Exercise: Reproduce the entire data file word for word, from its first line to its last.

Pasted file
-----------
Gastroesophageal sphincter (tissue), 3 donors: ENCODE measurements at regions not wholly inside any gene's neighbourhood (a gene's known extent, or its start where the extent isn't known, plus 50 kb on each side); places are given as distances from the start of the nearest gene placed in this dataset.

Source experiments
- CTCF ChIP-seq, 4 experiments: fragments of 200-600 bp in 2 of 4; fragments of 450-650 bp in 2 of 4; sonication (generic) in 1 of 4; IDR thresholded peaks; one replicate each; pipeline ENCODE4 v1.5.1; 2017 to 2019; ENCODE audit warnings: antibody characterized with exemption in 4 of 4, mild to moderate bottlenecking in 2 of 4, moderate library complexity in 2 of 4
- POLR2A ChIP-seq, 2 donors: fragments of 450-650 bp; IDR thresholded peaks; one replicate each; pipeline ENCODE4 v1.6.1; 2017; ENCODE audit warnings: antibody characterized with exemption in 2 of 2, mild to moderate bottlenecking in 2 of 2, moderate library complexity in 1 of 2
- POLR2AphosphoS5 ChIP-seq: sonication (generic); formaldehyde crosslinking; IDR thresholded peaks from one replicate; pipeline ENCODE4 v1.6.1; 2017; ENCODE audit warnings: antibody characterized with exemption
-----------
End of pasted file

Gastroesophageal sphincter (tissue), 3 donors: ENCODE measurements at regions not wholly inside any gene's neighbourhood (a gene's known extent, or its start where the extent isn't known, plus 50 kb on each side); places are given as distances from the start of the nearest gene placed in this dataset.

Source experiments
- CTCF ChIP-seq, 4 experiments: fragments of 200-600 bp in 2 of 4; fragments of 450-650 bp in 2 of 4; sonication (generic) in 1 of 4; IDR thresholded peaks; one replicate each; pipeline ENCODE4 v1.5.1; 2017 to 2019; ENCODE audit warnings: antibody characterized with exemption in 4 of 4, mild to moderate bottlenecking in 2 of 4, moderate library complexity in 2 of 4
- POLR2A ChIP-seq, 2 donors: fragments of 450-650 bp; IDR thresholded peaks; one replicate each; pipeline ENCODE4 v1.6.1; 2017; ENCODE audit warnings: antibody characterized with exemption in 2 of 2, mild to moderate bottlenecking in 2 of 2, moderate library complexity in 1 of 2
- POLR2AphosphoS5 ChIP-seq: sonication (generic); formaldehyde crosslinking; IDR thresholded peaks from one replicate; pipeline ENCODE4 v1.6.1; 2017; ENCODE audit warnings: antibody characterized with exemption